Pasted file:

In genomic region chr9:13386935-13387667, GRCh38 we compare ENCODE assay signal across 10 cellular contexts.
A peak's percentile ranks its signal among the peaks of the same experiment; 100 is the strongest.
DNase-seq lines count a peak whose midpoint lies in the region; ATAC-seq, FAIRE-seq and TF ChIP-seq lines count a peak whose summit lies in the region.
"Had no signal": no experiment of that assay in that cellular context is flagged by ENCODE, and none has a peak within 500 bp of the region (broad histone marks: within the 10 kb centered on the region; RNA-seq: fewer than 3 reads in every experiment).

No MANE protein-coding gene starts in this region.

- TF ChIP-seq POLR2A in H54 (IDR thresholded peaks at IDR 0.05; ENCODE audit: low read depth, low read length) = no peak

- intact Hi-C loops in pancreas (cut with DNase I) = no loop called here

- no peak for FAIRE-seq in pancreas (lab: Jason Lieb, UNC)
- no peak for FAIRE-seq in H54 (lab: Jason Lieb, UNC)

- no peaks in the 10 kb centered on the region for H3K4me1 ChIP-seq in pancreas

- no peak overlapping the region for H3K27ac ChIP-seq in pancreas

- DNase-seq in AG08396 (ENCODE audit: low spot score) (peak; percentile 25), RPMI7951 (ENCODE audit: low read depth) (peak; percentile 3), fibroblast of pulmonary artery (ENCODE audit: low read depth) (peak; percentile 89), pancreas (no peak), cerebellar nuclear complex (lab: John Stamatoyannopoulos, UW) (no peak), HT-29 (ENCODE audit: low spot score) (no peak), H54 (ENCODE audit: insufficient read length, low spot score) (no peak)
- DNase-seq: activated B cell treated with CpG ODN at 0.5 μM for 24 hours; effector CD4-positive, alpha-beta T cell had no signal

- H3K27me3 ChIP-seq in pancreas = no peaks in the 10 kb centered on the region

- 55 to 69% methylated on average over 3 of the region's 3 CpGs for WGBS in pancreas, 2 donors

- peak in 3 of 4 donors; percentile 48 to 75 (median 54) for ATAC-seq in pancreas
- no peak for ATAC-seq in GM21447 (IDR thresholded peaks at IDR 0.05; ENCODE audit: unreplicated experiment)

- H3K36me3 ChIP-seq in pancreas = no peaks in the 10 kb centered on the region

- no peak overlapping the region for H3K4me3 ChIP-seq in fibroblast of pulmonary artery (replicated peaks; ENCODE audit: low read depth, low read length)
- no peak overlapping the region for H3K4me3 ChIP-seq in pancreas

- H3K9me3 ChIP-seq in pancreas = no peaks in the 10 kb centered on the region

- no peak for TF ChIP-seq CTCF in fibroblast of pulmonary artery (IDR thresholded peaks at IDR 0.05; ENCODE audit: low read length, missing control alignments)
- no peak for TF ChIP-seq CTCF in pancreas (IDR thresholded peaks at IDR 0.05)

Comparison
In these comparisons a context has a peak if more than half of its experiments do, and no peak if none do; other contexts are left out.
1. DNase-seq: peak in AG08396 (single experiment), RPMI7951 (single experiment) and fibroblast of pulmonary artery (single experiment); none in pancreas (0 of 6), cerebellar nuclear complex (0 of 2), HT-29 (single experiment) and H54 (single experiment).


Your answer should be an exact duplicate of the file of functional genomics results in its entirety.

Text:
In genomic region chr9:13386935-13387667, GRCh38 we compare ENCODE assay signal across 10 cellular contexts.
A peak's percentile ranks its signal among the peaks of the same experiment; 100 is the strongest.
DNase-seq lines count a peak whose midpoint lies in the region; ATAC-seq, FAIRE-seq and TF ChIP-seq lines count a peak whose summit lies in the region.
"Had no signal": no experiment of that assay in that cellular context is flagged by ENCODE, and none has a peak within 500 bp of the region (broad histone marks: within the 10 kb centered on the region; RNA-seq: fewer than 3 reads in every experiment).

No MANE protein-coding gene starts in this region.

- TF ChIP-seq POLR2A in H54 (IDR thresholded peaks at IDR 0.05; ENCODE audit: low read depth, low read length) = no peak

- intact Hi-C loops in pancreas (cut with DNase I) = no loop called here

- no peak for FAIRE-seq in pancreas (lab: Jason Lieb, UNC)
- no peak for FAIRE-seq in H54 (lab: Jason Lieb, UNC)

- no peaks in the 10 kb centered on the region for H3K4me1 ChIP-seq in pancreas

- no peak overlapping the region for H3K27ac ChIP-seq in pancreas

- DNase-seq in AG08396 (ENCODE audit: low spot score) (peak; percentile 25), RPMI7951 (ENCODE audit: low read depth) (peak; percentile 3), fibroblast of pulmonary artery (ENCODE audit: low read depth) (peak; percentile 89), pancreas (no peak), cerebellar nuclear complex (lab: John Stamatoyannopoulos, UW) (no peak), HT-29 (ENCODE audit: low spot score) (no peak), H54 (ENCODE audit: insufficient read length, low spot score) (no peak)
- DNase-seq: activated B cell treated with CpG ODN at 0.5 μM for 24 hours; effector CD4-positive, alpha-beta T cell had no signal

- H3K27me3 ChIP-seq in pancreas = no peaks in the 10 kb centered on the region

- 55 to 69% methylated on average over 3 of the region's 3 CpGs for WGBS in pancreas, 2 donors

- peak in 3 of 4 donors; percentile 48 to 75 (median 54) for ATAC-seq in pancreas
- no peak for ATAC-seq in GM21447 (IDR thresholded peaks at IDR 0.05; ENCODE audit: unreplicated experiment)

- H3K36me3 ChIP-seq in pancreas = no peaks in the 10 kb centered on the region

- no peak overlapping the region for H3K4me3 ChIP-seq in fibroblast of pulmonary artery (replicated peaks; ENCODE audit: low read depth, low read length)
- no peak overlapping the region for H3K4me3 ChIP-seq in pancreas

- H3K9me3 ChIP-seq in pancreas = no peaks in the 10 kb centered on the region

- no peak for TF ChIP-seq CTCF in fibroblast of pulmonary artery (IDR thresholded peaks at IDR 0.05; ENCODE audit: low read length, missing control alignments)
- no peak for TF ChIP-seq CTCF in pancreas (IDR thresholded peaks at IDR 0.05)

Comparison
In these comparisons a context has a peak if more than half of its experiments do, and no peak if none do; other contexts are left out.
1. DNase-seq: peak in AG08396 (single experiment), RPMI7951 (single experiment) and fibroblast of pulmonary artery (single experiment); none in pancreas (0 of 6), cerebellar nuclear complex (0 of 2), HT-29 (single experiment) and H54 (single experiment).